It was a group of influential policymakers, scientists and outdoorsmen that banded together in the mid-1930s whose advocacy work ultimately led to the passage of the Wilderness act 30 years later. Calling themselves the Wilderness Society, they included: Benton Mackaye, known as "father of the Appalachian Trail"; Robert Sterling Yard, at the time a National Park Service publicist; visionary ecologist and author Aldo Leopold; and Robert Marshall, then chief of recreation and lands for the Forest Service. Today the Wilderness Society is thriving, with a quarter million dues-paying members and wilderness preservation campaigns running from Alaska to Florida.
Despite protections provided by the 1964 law, wilderness areas face many threats today. Excessive human recreational activity takes a toll, as do air and water pollution from sources that originate outside wilderness boundaries. Non-native plants and animals that have been introduced over time threaten the native species that have evolved over thousands of years. Wildlife habitat in adjacent "buffer zones" is shrinking as development moves closer and closer to the boundaries of these wild lands. And ill-advised land management practices—such as widespread fire suppression—disrupt naturally functioning ecological systems.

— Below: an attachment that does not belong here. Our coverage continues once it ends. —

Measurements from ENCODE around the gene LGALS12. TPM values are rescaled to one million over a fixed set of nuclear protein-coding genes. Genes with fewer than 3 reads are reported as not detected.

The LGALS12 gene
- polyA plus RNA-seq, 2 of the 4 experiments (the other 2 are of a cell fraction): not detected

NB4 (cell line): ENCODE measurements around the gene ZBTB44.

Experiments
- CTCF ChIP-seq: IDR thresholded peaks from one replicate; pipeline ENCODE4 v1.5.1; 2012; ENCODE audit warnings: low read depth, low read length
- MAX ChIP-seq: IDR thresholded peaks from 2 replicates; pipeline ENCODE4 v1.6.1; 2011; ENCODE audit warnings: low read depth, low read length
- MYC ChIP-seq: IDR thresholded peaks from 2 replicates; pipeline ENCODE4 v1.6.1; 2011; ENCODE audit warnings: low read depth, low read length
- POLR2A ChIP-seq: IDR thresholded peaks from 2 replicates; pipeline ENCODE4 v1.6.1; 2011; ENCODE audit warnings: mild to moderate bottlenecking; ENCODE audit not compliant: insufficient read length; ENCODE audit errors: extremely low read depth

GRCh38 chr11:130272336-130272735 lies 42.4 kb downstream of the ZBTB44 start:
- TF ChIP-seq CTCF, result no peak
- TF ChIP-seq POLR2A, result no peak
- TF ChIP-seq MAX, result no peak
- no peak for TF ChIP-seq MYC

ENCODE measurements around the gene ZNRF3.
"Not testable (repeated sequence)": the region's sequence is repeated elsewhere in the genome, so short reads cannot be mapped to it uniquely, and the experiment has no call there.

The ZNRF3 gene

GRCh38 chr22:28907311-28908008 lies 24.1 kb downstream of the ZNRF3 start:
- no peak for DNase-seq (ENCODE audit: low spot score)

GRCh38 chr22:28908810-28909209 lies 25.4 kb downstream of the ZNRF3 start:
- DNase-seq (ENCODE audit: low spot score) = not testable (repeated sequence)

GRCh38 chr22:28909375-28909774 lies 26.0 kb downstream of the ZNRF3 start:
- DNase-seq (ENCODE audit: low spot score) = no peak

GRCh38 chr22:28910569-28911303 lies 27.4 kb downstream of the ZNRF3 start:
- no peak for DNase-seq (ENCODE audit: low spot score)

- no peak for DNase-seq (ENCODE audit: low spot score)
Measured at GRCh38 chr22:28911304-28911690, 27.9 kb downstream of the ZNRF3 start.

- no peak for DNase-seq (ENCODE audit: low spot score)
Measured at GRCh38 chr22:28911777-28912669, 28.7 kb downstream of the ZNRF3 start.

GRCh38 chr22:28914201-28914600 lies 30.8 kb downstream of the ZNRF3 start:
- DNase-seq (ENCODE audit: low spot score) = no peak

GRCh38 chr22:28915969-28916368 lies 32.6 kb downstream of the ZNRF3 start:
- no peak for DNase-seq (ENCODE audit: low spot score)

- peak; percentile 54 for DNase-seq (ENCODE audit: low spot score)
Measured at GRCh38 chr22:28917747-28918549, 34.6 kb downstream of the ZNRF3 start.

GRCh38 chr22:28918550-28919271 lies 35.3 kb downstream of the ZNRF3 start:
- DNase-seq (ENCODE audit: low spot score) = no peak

This year, numerous government agencies and non-profit organizations are celebrating the 40th anniversary of the passage of the Wilderness Act and assessing how to best work together to protect wilderness lands in perpetuity. Conferences are exploring the important role wilderness plays in the American psyche, and "walks for wilderness" are scheduled on weekends this fall from coast-to-coast to raise public awareness about the role wilderness plays in the quality of life and the health of our environment. To find an event near you, log on to Wilderness.net.
CONTACTS: Wilderness Act of 1964, www.leaveitwild.org/reports/wilderness1964PF.html; Bureau of Land Management, www.blm.gov; U.S. Fish and Wildlife Service, www.fws.gov; U.S. Forest Service, www.fs.fed.us; National Park Service, www.nps.gov; Wilderness Society, (800) 843-9453, www.wilderness.org; Wilderness.net, www.wilderness.net.